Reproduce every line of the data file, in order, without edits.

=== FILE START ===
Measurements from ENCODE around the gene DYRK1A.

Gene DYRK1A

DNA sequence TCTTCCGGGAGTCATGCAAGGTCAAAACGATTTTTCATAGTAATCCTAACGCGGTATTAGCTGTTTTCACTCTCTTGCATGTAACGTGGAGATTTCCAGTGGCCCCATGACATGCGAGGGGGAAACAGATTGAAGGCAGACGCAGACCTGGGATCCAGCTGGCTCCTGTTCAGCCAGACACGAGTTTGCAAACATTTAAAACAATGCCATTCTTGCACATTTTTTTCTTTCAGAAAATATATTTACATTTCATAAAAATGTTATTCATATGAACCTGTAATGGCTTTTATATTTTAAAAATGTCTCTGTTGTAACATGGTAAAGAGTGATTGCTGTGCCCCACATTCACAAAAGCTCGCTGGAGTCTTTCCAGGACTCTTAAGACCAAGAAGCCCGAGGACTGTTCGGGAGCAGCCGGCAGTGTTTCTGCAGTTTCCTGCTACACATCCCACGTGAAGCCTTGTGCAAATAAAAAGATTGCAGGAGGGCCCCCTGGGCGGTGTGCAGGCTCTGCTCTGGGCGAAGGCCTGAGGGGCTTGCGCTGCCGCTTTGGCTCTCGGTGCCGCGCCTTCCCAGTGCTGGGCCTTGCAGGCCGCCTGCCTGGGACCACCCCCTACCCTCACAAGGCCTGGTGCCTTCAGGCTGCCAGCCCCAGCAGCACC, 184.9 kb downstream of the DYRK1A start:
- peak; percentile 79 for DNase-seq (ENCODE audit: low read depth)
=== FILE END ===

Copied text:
Measurements from ENCODE around the gene DYRK1A.

Gene DYRK1A

DNA sequence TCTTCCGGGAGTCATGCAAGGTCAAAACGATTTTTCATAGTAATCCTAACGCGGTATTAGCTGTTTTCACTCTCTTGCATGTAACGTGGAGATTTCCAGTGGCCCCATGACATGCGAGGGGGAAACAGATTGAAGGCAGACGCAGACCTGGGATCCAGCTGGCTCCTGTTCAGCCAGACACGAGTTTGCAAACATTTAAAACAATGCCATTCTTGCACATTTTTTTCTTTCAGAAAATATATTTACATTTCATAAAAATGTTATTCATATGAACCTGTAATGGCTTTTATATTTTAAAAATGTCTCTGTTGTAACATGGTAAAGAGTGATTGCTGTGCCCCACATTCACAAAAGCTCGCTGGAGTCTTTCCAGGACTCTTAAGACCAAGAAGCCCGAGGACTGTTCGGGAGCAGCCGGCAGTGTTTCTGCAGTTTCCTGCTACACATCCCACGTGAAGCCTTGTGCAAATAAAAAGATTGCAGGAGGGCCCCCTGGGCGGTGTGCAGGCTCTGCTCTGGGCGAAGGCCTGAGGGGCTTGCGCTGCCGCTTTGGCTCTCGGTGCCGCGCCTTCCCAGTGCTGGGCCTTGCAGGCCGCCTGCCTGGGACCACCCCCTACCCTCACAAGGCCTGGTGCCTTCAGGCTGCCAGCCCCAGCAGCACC, 184.9 kb downstream of the DYRK1A start:
- peak; percentile 79 for DNase-seq (ENCODE audit: low read depth)